This concern about the special effects of war on women seems more than justified, especially when it comes to the impunity of foreign soldiers operating in Latin America. In 2007, for example, two U.S. soldiers carrying out a Plan Colombia mission in the small town of Melgar raped a 12-year-old girl. The soldiers have yet to be punished.  When confronted by the girl’s mother, the soldiers were quoted as saying, “Yeah, we raped her, so what?  We are in Colombia, the law doesn’t affect us.”

Civil Society Fights Back

The Continental Campaign against Foreign Military Bases , particularly the Colombian branch, has already had successes. In response to a lawsuit brought to the country’s Constitutional Court, the Court ordered the suspension of the base licensing agreement unless it is fully reviewed by Congress. President Juan Manuel Santos has since tabled the issue indefinitely, saying that he will not submit the present agreement to Congress.

That victory does not signal the end of the Campaign’s fight, however. Enrique Daza, who is also a founding member of the Colombia No Bases Coalition, which participates in the Continental Campaign, says that “for the Coalition, the fall of the agreement doesn’t imply the end of the economic and military dominance that the U.S. exercises over our country. The previous military agreements like Plan Colombia have meant for the country submission of all of our institutional and economic apparatus to the rule of Washington. We will continue to monitor the military relations between Colombia and Washington that continue to be active, since Frank Mora (Deputy Assistant Secretary of Defense for Western Hemisphere Affairs) has indicated that a military agreement with Colombia continues to be important for the U.S.”

In fact, he says, the Colombia No Bases Coalition, like the entire Continental Campaign, “does not exist solely to demand the removal of U.S. military bases in Colombia. Our objective is much more expansive and covers the fight against all types of military intervention in the continent, the criminalization of social protest and solidarity with the struggles of all of the peoples of the world for their autonomy. Our call is to consolidate an alliance with the greatest number of organizations that understand the process of repression that accompanies the intensification of neoliberal policies throughout the world.”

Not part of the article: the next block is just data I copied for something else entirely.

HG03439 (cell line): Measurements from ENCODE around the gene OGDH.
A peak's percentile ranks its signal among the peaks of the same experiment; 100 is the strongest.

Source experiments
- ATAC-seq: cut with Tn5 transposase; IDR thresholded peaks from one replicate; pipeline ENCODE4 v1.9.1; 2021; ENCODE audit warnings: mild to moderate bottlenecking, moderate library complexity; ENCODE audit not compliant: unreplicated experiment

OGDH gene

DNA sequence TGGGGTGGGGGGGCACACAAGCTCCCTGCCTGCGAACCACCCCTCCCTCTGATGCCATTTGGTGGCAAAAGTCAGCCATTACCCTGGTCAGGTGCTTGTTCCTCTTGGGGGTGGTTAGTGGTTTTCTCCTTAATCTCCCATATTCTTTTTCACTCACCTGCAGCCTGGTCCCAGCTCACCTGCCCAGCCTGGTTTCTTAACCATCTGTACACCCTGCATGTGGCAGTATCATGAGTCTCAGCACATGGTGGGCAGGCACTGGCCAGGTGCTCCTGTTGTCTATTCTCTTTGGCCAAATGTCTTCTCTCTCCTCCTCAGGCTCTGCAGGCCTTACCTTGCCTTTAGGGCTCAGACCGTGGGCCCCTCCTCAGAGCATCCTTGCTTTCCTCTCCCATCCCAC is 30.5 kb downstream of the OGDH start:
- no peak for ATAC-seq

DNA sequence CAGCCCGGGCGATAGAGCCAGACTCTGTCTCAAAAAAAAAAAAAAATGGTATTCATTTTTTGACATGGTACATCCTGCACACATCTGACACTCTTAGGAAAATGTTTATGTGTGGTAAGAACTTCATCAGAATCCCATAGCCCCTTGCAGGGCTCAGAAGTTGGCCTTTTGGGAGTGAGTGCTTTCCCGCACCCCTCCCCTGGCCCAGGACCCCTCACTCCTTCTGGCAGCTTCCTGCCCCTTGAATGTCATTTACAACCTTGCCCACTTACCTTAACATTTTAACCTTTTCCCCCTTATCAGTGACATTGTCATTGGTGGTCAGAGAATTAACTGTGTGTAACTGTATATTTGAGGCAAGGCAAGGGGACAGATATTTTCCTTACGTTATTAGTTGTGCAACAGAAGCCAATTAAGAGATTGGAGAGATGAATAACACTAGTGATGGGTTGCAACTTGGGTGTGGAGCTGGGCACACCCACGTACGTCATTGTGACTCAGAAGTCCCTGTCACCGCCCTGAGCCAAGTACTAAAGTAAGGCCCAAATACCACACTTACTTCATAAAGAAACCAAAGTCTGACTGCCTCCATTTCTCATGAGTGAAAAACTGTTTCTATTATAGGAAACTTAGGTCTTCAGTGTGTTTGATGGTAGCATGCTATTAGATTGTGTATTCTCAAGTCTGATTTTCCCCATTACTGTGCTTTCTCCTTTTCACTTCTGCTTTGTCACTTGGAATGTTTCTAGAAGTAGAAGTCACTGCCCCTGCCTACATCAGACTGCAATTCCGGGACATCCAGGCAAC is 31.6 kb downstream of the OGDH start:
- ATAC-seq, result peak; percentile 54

Indeed, one of the principal objectives of the Continental Campaign is for each country in Latin America to hold plebiscites so that the people themselves can decide if they want foreign military bases on their sovereign soil. The Campaign also makes it clear that it intends to collaborate in the fight against the criminalization of social protest and the domination and exploitation of the peoples of the region.

Participation in this campaign represents a clear and tangible way in which Latin American solidarity organizations in the U.S. can support the work of their counterparts in Latin America to attain peace, justice and sovereignty for the region. Here are some specific opportunities for solidarity:

  • Participate in theAnti-Militarization Conferencein Columbus, Georgia, held in conjunction with the annual School of the Americas Watch late November vigil. Information in English can be found by contacting SOA Watch,
  • Join the December 10th Day of Action against military bases in the Americas.
  • Attend a vigil for Haiti on the first anniversary of the earthquake.

Moira Birss recently returned to the U.S. after two years in Colombia as a Human Rights Accompanier with the Fellowship of Reconciliation. Since graduating from the University of Michigan, she has worked on researching community-based models of alternative economies, advocating for affordable housing, and promoting environmental protection. Moira’s articles have appeared on Alternet, In These Times, The WIP, and CommonDreams. She blogs at You can follow Moira on Twitter @moira_kb.